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Search engines set hard privacy question by Ask

Search engines set hard privacy question by Ask

Google and the other leading internet search engines will face new pressure to increase their privacy protection for internet users after today, following a move by a rival that brings a new level of control to how search queries are handled.

The initiative, by fourth-ranked search engine Ask.com, marks the latest round in a "privacy race" that has seen the search companies rush to outdo each other this year in bringing new protection for their users.

The scramble comes amid increasing attention being paid to online privacy in Washington and Brussels, and calls for a new level of regulation from online advocacy groups.

"Starting this spring and summer, we've seen a lot of competition around privacy in the search space," said Alissa Cooper, a policy analyst at the Center for Democracy and Technology, a Washington. "That's good for consumers."

In the latest round, Ask.com said it would let its users erase all their search records as soon as they had been entered, rather than having them saved on the search engine's servers.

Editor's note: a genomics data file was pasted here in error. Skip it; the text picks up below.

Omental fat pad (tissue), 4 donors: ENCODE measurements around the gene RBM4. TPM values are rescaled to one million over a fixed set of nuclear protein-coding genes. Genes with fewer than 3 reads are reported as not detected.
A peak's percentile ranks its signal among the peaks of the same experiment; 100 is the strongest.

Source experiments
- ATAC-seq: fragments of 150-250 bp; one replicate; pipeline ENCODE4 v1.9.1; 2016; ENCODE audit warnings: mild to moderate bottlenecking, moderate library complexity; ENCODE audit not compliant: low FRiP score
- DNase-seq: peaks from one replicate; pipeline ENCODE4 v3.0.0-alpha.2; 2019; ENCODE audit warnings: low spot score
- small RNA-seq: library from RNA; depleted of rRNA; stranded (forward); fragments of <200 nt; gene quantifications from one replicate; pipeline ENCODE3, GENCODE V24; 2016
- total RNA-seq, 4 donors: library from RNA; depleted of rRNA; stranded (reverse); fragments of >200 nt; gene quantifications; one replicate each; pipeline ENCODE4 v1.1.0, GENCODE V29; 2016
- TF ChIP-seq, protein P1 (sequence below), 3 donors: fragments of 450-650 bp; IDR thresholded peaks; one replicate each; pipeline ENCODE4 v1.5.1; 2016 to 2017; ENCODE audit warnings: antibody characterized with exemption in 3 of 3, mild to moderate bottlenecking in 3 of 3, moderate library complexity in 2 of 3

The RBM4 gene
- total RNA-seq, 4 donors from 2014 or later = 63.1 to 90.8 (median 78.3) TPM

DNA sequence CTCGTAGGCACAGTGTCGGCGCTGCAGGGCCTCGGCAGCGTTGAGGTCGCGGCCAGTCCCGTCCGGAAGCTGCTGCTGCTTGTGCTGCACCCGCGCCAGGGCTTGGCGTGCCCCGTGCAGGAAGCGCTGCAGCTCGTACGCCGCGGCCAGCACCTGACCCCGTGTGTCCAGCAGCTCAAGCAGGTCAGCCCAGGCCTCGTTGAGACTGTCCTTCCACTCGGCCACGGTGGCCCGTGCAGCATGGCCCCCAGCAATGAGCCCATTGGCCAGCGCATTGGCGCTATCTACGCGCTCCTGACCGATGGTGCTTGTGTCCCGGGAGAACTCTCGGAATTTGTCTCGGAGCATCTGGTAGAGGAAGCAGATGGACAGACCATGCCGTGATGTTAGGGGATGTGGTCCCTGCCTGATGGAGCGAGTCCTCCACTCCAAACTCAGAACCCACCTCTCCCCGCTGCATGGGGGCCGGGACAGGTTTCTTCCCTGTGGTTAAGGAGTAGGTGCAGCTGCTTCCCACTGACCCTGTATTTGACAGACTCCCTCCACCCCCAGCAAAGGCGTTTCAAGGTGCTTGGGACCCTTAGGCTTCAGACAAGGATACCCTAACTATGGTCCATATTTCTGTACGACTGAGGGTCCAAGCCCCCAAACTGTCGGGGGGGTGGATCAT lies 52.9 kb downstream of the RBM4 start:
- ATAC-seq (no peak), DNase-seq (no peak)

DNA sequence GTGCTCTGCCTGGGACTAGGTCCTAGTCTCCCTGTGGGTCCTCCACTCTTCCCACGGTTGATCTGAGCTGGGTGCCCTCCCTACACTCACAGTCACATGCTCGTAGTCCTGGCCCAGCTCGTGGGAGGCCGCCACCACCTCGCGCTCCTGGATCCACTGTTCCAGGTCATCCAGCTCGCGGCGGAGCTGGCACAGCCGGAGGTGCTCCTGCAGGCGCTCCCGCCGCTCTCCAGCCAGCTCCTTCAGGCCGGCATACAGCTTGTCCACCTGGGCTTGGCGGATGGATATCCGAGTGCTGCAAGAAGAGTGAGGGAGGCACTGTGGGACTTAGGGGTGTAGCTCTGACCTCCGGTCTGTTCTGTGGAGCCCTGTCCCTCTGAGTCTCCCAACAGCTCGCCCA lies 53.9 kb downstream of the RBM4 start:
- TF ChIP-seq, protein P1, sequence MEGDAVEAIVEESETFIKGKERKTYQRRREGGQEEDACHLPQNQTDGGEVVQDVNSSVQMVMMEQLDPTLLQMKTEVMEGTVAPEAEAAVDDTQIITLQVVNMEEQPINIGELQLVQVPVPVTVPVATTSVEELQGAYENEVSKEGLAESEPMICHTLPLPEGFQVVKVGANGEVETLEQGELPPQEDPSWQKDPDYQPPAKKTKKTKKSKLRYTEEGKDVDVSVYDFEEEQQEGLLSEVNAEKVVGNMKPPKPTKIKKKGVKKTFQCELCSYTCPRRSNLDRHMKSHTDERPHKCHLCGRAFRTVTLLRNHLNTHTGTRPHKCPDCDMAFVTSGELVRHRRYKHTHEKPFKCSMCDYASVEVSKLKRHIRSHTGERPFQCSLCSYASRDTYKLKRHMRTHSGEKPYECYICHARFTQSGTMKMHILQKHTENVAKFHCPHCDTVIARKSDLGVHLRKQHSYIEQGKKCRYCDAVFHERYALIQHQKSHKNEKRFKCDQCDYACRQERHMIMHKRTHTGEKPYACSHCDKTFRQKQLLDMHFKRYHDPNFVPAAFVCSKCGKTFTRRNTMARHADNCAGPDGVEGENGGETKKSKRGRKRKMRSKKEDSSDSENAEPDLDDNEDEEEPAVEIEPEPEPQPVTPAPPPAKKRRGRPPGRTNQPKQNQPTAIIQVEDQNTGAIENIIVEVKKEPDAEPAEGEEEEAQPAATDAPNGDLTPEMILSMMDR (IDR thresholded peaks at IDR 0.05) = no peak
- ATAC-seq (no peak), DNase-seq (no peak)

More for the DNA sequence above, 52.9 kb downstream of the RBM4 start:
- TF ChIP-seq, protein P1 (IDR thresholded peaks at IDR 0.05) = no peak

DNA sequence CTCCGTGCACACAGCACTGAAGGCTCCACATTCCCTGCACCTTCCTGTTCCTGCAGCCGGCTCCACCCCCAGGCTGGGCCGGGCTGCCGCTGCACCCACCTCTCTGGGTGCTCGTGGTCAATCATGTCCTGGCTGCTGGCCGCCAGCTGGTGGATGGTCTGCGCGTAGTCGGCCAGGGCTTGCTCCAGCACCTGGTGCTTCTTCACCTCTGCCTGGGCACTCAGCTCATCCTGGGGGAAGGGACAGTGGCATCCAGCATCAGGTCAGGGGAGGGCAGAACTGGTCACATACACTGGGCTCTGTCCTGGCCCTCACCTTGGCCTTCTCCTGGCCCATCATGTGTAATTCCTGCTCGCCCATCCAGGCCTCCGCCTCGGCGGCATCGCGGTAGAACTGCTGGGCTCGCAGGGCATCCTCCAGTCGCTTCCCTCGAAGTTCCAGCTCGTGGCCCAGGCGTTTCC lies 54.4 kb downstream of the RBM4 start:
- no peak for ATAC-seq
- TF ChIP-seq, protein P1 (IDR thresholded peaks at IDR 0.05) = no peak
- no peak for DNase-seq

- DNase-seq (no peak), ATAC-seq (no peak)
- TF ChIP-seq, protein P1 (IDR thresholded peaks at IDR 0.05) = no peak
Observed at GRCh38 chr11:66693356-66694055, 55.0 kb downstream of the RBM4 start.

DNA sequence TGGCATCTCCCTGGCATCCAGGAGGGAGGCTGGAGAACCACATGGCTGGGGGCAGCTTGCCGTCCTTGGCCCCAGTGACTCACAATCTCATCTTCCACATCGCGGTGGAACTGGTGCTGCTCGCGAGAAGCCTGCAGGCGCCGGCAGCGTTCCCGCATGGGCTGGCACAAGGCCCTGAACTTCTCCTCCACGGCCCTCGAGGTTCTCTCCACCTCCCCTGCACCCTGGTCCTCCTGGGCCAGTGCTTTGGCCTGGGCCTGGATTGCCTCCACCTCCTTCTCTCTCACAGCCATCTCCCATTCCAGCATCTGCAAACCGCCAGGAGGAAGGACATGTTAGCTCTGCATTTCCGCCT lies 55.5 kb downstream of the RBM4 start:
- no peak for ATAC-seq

Search companies mostly keep the data for 18 months - a shorter time than in the past following voluntary changes in practice made earlier this year - and use it to analyse user behaviour and deliver more relevant advertising.

Jim Lanzone, Ask's chief executive officer, said the new level of control was a response to rising concerns over privacy among internet users, as well as rumblings from government agencies.

However, he also defended his company's practice of keeping search queries for users who do not take advantage of the new "opt-out", since the information is kept in anonymous form and not linked to the individual users.

Through the series of concessions made in recent months, the search companies have hoped to meet the rising expectations around privacy without giving too much ground on commercially important practices.

Mr Lanzone said even if a sizeable minority of users use the opt-out it would not hamper Ask's business, since the company only uses samples to build its advertising targeting model.


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